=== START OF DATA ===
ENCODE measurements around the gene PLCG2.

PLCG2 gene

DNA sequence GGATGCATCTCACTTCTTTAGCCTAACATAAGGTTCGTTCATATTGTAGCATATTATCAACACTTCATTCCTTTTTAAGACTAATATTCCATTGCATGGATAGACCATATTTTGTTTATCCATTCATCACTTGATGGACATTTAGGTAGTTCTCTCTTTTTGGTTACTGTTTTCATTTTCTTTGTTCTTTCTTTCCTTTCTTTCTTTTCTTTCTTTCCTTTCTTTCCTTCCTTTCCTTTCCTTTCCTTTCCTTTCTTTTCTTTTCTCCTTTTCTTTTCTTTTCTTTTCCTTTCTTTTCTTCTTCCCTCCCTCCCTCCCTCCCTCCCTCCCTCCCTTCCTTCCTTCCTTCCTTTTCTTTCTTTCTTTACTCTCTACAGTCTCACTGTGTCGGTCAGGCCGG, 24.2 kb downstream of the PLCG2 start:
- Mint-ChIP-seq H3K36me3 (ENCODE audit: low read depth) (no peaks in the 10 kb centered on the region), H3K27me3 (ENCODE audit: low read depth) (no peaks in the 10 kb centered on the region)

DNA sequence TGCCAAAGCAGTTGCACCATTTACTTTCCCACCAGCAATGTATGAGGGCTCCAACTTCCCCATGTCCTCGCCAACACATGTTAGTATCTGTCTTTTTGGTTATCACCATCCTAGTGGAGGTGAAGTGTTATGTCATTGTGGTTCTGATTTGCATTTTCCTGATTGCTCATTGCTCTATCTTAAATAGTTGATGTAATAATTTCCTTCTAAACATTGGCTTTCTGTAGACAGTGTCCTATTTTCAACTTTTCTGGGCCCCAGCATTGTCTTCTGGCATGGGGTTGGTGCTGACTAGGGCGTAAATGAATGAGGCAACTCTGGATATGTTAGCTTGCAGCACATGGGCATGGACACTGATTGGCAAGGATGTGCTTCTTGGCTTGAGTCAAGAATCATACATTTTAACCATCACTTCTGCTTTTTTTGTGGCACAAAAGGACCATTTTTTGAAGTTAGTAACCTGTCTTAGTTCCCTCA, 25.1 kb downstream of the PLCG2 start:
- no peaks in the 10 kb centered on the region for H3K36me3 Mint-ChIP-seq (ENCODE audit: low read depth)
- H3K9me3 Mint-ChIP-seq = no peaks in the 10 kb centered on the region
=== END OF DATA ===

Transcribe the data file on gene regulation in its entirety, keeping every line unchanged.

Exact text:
ENCODE measurements around the gene PLCG2.

PLCG2 gene

DNA sequence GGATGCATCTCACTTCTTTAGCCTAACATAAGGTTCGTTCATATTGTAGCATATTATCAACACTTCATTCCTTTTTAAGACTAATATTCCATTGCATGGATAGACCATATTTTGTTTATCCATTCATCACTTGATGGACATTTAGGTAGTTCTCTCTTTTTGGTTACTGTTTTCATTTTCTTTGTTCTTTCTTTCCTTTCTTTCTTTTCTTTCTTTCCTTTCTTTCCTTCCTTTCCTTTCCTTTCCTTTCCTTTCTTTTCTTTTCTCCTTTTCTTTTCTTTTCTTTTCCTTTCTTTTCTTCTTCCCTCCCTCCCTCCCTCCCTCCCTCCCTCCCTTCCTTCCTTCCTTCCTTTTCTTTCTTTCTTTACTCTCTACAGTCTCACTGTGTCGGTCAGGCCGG, 24.2 kb downstream of the PLCG2 start:
- Mint-ChIP-seq H3K36me3 (ENCODE audit: low read depth) (no peaks in the 10 kb centered on the region), H3K27me3 (ENCODE audit: low read depth) (no peaks in the 10 kb centered on the region)

DNA sequence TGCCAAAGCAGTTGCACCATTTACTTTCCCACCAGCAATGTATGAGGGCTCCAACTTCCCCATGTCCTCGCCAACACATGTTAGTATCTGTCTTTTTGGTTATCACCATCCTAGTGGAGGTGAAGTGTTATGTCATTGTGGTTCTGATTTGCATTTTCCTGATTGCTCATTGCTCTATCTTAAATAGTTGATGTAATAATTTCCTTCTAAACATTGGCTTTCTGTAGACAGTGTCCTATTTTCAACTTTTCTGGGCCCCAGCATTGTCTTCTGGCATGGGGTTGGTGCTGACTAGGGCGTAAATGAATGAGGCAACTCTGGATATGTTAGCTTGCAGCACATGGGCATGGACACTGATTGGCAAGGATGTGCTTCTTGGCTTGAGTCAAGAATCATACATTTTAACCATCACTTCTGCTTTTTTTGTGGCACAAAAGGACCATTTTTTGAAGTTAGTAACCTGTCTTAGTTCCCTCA, 25.1 kb downstream of the PLCG2 start:
- no peaks in the 10 kb centered on the region for H3K36me3 Mint-ChIP-seq (ENCODE audit: low read depth)
- H3K9me3 Mint-ChIP-seq = no peaks in the 10 kb centered on the region